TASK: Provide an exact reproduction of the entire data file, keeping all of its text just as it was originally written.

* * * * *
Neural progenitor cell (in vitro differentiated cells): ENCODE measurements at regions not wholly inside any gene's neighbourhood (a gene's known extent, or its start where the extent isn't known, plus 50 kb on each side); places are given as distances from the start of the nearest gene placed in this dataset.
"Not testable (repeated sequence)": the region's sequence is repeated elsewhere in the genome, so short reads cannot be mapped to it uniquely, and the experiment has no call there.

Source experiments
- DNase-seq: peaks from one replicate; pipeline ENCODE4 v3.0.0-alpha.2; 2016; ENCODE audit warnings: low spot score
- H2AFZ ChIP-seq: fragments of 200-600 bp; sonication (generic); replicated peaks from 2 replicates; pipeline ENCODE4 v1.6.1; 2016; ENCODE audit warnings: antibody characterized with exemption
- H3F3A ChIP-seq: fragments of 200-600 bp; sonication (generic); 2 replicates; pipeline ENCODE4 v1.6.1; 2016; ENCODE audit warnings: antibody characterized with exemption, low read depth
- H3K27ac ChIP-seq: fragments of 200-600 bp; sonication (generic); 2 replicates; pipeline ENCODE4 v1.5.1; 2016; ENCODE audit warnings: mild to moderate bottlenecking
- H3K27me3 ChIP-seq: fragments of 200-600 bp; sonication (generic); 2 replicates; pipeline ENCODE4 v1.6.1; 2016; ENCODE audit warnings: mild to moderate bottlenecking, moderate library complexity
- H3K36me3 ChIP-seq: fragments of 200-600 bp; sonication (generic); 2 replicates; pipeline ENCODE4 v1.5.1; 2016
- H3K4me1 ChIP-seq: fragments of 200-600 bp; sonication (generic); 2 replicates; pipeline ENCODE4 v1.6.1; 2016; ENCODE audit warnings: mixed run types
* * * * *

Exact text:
Neural progenitor cell (in vitro differentiated cells): ENCODE measurements at regions not wholly inside any gene's neighbourhood (a gene's known extent, or its start where the extent isn't known, plus 50 kb on each side); places are given as distances from the start of the nearest gene placed in this dataset.
"Not testable (repeated sequence)": the region's sequence is repeated elsewhere in the genome, so short reads cannot be mapped to it uniquely, and the experiment has no call there.

Source experiments
- DNase-seq: peaks from one replicate; pipeline ENCODE4 v3.0.0-alpha.2; 2016; ENCODE audit warnings: low spot score
- H2AFZ ChIP-seq: fragments of 200-600 bp; sonication (generic); replicated peaks from 2 replicates; pipeline ENCODE4 v1.6.1; 2016; ENCODE audit warnings: antibody characterized with exemption
- H3F3A ChIP-seq: fragments of 200-600 bp; sonication (generic); 2 replicates; pipeline ENCODE4 v1.6.1; 2016; ENCODE audit warnings: antibody characterized with exemption, low read depth
- H3K27ac ChIP-seq: fragments of 200-600 bp; sonication (generic); 2 replicates; pipeline ENCODE4 v1.5.1; 2016; ENCODE audit warnings: mild to moderate bottlenecking
- H3K27me3 ChIP-seq: fragments of 200-600 bp; sonication (generic); 2 replicates; pipeline ENCODE4 v1.6.1; 2016; ENCODE audit warnings: mild to moderate bottlenecking, moderate library complexity
- H3K36me3 ChIP-seq: fragments of 200-600 bp; sonication (generic); 2 replicates; pipeline ENCODE4 v1.5.1; 2016
- H3K4me1 ChIP-seq: fragments of 200-600 bp; sonication (generic); 2 replicates; pipeline ENCODE4 v1.6.1; 2016; ENCODE audit warnings: mixed run types